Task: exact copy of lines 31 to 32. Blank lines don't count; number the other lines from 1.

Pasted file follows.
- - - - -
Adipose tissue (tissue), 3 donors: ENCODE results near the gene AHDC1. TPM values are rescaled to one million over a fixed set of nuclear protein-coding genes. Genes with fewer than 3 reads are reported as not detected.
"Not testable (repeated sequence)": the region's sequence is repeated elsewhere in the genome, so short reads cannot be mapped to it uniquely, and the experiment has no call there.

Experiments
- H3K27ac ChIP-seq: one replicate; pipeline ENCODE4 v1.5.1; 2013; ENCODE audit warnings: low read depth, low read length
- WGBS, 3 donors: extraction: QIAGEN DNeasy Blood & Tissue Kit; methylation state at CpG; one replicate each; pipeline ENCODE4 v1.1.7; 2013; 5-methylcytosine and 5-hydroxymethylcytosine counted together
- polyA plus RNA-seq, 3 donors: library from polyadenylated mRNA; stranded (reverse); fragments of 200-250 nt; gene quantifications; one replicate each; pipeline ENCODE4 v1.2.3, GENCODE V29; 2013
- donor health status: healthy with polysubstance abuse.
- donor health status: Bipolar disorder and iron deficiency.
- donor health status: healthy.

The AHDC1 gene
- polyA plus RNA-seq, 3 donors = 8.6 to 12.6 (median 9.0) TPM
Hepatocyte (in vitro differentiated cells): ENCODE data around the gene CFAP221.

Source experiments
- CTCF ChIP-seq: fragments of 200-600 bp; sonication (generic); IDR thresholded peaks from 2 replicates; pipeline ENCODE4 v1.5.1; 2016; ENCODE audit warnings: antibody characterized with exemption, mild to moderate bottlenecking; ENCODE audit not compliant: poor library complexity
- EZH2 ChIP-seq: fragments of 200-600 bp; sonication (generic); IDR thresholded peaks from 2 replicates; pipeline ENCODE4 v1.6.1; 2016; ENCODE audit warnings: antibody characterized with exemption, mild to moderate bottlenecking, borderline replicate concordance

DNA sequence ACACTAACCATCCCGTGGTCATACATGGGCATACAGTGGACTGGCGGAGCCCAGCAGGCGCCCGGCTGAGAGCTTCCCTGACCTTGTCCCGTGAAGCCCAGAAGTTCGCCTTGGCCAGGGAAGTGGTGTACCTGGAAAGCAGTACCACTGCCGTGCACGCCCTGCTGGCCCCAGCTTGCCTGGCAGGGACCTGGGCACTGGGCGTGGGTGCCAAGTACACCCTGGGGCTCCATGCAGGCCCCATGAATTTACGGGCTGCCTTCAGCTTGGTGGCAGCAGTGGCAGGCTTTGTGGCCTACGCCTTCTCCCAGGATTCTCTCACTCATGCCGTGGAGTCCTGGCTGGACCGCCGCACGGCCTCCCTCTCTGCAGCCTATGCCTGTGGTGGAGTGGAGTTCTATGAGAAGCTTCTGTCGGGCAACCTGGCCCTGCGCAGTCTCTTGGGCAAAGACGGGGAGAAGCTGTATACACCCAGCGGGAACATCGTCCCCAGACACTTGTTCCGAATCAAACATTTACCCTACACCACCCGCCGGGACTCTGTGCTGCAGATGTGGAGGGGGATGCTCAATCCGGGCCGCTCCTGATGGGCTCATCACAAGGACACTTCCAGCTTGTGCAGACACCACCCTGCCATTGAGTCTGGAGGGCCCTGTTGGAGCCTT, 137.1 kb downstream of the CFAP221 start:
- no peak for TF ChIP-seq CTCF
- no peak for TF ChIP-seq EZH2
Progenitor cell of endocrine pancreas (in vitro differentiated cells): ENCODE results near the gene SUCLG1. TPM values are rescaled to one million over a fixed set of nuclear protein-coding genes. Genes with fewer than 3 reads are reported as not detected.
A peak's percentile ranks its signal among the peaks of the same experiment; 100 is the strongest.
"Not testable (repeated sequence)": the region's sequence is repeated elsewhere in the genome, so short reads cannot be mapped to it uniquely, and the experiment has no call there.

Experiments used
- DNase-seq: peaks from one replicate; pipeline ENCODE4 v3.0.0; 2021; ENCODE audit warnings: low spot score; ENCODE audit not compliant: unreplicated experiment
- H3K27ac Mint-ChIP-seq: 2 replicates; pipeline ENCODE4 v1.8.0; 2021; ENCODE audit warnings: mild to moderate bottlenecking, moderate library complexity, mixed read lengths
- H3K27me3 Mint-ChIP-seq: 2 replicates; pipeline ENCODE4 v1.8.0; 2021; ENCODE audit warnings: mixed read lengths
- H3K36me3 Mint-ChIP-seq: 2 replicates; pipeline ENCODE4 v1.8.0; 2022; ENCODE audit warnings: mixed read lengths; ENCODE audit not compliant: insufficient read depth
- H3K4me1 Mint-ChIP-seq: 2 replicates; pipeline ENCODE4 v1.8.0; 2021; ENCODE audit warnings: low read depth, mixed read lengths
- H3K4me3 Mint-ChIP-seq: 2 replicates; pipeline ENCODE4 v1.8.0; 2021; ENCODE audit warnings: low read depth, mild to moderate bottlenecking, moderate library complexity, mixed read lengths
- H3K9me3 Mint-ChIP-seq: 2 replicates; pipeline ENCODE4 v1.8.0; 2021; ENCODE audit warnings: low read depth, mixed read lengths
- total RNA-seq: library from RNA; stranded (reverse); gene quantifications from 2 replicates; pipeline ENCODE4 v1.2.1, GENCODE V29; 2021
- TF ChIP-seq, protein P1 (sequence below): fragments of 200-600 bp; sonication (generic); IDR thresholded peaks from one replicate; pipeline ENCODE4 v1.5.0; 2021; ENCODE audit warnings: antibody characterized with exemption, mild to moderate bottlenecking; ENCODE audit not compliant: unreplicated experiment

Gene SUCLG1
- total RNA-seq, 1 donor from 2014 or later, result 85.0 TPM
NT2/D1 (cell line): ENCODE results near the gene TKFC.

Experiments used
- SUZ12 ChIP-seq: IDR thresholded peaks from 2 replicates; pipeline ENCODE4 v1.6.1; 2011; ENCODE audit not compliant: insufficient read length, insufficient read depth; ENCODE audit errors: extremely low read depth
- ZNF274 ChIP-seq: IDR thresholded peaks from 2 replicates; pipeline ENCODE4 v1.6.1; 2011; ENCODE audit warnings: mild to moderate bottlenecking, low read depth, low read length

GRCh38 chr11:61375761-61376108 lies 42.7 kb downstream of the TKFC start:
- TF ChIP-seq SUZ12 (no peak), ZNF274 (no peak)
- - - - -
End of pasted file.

- TF ChIP-seq, protein P1 (sequence below): fragments of 200-600 bp; sonication (generic); IDR thresholded peaks from one replicate; pipeline ENCODE4 v1.5.0; 2021; ENCODE audit warnings: antibody characterized with exemption, mild to moderate bottlenecking; ENCODE audit not compliant: unreplicated experiment

Gene SUCLG1